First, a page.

Negadelphia Is No More — Can the Mayoral Candidates Adapt?

Pew poll finds an optimistic city. Plus, Nutter's vindication and City Council's PGW political savvy.

Mayoral Candidates Six Grid

The headline news from The Pew Charitable Trusts poll last week was clear: residents are feeling pretty damn good about the city, even if there are actually lots of reasons to worry (more on that a little later today).

What does that mean for the mayoral race? And are there other political lessons to be learned from Pew’s poll (full disclosure: I’ve done some work for the Pew Philadelphia Research Initiative, which conducted the poll)?

1. Philadelphians are, for now at least, an optimistic, forward looking bunch. Can the candidates craft a message that appeals to that Zeitgeist? What might that look like?

Pew found that 67 percent of Philadelphians expect the city to improve over the next five years. Only a tiny minority, 18 percent, predict decline. Right now, there’s not a lot of Nega in Philadelphia.

That complicates the political landscape for the mayoral contenders more than you might think. Campaigns typically take one of two broad directions: Change, or Stay the Course. Mayor Nutter won his 2007 campaign by running against John Street. It didn’t particularly matter that Street wasn’t eligible for a third term. The city was ready for a change and Nutter drew the sharpest contrast of all the contenders between himself and Street.

That strategy plainly won’t work this cycle. Nutter is simply too popular. You see that fact reflected in Jim Kenney’s stabs at public rapprochement with the mayor, after feuding with him for years.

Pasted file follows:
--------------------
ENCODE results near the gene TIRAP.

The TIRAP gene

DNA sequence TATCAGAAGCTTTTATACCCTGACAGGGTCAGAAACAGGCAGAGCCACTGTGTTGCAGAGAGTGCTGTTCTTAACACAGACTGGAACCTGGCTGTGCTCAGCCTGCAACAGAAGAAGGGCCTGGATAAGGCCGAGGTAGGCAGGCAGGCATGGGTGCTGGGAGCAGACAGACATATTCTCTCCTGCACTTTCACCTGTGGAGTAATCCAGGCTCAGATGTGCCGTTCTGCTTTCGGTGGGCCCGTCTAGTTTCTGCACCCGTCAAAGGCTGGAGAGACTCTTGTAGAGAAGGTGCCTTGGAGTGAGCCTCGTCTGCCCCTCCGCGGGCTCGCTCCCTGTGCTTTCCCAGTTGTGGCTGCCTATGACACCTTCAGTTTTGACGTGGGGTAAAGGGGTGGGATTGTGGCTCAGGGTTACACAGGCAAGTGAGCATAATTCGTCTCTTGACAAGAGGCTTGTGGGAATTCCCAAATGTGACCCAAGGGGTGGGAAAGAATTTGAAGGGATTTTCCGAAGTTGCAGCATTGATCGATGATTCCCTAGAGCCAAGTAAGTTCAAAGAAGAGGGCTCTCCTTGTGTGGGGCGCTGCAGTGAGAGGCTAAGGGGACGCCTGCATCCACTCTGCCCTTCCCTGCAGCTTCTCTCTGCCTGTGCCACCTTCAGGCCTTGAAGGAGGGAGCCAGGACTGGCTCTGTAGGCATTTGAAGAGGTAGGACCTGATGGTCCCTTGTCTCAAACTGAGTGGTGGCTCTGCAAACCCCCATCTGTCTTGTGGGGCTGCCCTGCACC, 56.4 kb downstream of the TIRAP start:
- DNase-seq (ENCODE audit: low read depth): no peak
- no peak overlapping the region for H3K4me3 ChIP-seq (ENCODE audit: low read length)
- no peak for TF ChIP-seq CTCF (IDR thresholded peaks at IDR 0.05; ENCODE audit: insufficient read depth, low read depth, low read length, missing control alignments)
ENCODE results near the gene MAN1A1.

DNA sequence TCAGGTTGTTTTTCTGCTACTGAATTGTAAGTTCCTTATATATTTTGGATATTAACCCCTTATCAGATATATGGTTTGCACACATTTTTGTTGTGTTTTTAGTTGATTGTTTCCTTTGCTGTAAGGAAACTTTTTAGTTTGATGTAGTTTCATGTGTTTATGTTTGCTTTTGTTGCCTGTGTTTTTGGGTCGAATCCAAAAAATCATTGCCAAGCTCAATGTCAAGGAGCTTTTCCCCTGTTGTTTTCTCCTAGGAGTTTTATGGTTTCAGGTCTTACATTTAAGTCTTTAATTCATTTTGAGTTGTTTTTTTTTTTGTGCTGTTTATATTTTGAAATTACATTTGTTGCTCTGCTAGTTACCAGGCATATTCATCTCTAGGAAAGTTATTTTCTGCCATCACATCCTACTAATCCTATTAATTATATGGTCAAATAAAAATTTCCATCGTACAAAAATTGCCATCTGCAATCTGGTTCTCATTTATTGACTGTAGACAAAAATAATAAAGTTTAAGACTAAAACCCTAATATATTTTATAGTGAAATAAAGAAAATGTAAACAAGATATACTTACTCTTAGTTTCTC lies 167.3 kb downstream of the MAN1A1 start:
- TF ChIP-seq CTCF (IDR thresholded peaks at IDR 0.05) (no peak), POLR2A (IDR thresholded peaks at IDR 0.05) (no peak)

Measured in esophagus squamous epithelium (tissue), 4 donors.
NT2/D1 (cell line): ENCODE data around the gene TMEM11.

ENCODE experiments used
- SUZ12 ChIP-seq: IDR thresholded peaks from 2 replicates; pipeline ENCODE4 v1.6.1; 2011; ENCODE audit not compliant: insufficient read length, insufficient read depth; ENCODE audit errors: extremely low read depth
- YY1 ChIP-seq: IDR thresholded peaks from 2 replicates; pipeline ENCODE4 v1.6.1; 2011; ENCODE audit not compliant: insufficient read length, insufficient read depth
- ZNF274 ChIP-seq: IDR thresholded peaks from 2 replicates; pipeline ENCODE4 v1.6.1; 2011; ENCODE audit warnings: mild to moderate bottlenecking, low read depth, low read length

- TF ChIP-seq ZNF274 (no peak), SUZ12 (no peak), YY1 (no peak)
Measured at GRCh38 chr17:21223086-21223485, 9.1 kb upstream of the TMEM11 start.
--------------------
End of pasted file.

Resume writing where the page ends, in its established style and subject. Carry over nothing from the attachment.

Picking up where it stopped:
But it’s tough for any of the candidates to compellingly make the Stay-the-Course argument because none of them can plausibly claim they are Nutter’s heir (Doug Oliver may benefit some from his stint as Nutter’s press secretary, but that was a while ago now). There’s no Al Gore or George H.W. Bush in the field. The city’s optimism could be good news for a fresh-faced candidate, someone evocative of that optimism who can sell him or herself as the leader of Philadelphia’s bright new future. But that’s hardly a strength of this mayoral field, with again, the possible exception of Oliver.

Divisive, hard-nosed campaigning could backfire for the candidates, given the city’s good mood. What sort of messaging might register with voters now? One would think that a candidate who can articulate a clear, exciting vision for the city’s future, would stand a better chance in this environment than a dour, the-city-is-going-to-hell-and-only-I-can-save-it approach.

2.The poll is more vindication for Michael Nutter.

Partly it’s the mayoral race, which features candidates that Nutter could probably run rings around. Partly it’s his record. And partly it’s a general halo effect: Nutter is benefitting from Philadelphians good mood about the city. They seem increasingly willing to give Nutter some credit for the city’s overall direction. His new 52 percent approval rating is a whopping 13 point improvement over his number in 2013. It seems increasingly certain that Philadelphians will miss Michael Nutter when he’s gone.